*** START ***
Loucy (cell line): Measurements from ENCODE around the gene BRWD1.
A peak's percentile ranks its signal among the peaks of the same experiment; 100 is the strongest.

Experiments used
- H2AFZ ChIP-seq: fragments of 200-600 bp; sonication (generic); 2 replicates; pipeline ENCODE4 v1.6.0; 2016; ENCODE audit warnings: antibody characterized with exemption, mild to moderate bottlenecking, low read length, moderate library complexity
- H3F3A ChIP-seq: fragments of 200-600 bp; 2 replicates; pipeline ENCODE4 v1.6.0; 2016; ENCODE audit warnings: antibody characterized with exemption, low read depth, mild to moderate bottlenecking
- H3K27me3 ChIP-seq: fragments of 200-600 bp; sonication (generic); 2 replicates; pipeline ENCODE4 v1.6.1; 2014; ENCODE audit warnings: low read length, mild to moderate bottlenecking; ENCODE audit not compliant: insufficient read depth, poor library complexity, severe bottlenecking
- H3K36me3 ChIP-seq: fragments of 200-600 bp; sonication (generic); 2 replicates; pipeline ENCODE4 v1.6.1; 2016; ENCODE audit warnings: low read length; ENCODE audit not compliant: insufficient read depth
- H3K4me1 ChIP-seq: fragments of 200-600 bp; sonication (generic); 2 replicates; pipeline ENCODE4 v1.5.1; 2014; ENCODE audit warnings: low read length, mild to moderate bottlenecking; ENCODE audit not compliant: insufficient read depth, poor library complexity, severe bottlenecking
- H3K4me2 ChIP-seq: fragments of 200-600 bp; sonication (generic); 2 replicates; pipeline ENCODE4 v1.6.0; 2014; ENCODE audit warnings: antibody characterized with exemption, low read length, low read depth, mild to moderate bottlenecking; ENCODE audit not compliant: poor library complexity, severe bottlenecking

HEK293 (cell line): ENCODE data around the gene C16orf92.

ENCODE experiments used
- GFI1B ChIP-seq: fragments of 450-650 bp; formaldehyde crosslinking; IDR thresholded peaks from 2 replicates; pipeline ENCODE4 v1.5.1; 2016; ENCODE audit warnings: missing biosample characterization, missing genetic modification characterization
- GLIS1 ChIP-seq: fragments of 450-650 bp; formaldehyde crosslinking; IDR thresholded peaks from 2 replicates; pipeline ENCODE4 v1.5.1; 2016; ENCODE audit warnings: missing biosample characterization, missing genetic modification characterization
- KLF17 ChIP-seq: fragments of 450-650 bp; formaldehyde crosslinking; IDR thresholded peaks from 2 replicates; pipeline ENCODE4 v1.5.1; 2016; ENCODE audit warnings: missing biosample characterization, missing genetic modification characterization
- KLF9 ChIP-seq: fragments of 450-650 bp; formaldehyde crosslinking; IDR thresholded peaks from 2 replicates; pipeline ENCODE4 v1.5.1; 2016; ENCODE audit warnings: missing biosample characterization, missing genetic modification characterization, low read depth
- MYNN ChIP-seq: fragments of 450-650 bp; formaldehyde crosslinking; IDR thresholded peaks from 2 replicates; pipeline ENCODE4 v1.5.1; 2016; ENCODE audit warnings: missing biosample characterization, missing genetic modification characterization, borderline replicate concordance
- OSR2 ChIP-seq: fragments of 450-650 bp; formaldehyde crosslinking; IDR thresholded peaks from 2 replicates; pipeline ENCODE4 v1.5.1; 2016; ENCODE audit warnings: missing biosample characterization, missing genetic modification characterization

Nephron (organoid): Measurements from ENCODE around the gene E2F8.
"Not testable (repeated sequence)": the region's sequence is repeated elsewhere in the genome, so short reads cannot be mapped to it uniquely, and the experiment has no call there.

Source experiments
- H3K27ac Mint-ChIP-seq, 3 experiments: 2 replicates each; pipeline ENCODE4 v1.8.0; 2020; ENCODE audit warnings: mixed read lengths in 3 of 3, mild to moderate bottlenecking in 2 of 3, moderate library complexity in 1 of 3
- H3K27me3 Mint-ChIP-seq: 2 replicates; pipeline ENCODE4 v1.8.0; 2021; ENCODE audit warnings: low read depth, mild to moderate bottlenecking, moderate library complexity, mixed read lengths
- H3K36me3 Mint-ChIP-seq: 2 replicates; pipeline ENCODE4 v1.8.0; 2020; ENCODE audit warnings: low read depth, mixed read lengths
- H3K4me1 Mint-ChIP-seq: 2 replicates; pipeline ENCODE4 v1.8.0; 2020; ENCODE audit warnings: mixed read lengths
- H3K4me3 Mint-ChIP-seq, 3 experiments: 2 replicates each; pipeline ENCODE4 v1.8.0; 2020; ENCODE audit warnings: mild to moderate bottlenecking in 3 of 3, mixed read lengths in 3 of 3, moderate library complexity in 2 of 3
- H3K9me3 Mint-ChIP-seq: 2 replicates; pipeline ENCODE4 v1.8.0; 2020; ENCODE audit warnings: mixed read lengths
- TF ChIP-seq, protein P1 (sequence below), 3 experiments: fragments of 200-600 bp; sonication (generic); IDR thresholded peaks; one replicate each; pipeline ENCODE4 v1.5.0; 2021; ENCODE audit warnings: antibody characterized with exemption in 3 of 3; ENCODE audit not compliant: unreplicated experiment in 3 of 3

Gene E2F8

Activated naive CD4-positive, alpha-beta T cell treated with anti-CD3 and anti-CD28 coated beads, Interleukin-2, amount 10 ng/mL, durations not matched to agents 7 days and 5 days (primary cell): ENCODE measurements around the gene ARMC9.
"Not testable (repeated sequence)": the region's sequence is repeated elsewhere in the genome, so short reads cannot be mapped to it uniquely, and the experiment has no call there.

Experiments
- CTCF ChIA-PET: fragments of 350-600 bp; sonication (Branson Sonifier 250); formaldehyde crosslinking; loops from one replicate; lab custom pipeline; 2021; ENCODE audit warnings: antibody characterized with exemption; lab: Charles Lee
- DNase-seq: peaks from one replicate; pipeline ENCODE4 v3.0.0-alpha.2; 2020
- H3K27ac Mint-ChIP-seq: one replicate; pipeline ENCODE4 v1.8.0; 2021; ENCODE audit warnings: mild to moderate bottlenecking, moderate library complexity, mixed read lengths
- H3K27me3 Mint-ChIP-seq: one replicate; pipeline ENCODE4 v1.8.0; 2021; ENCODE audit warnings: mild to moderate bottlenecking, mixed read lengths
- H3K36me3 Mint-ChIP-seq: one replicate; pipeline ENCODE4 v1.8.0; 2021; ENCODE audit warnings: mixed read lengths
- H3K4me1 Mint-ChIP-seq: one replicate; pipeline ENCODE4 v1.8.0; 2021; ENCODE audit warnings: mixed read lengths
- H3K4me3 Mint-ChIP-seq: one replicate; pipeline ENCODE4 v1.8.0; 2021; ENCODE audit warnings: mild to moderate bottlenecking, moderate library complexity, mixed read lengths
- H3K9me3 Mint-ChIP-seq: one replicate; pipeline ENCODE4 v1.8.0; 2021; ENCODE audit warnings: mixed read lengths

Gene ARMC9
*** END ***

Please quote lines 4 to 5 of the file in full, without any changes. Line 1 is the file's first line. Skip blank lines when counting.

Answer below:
- H2AFZ ChIP-seq: fragments of 200-600 bp; sonication (generic); 2 replicates; pipeline ENCODE4 v1.6.0; 2016; ENCODE audit warnings: antibody characterized with exemption, mild to moderate bottlenecking, low read length, moderate library complexity
- H3F3A ChIP-seq: fragments of 200-600 bp; 2 replicates; pipeline ENCODE4 v1.6.0; 2016; ENCODE audit warnings: antibody characterized with exemption, low read depth, mild to moderate bottlenecking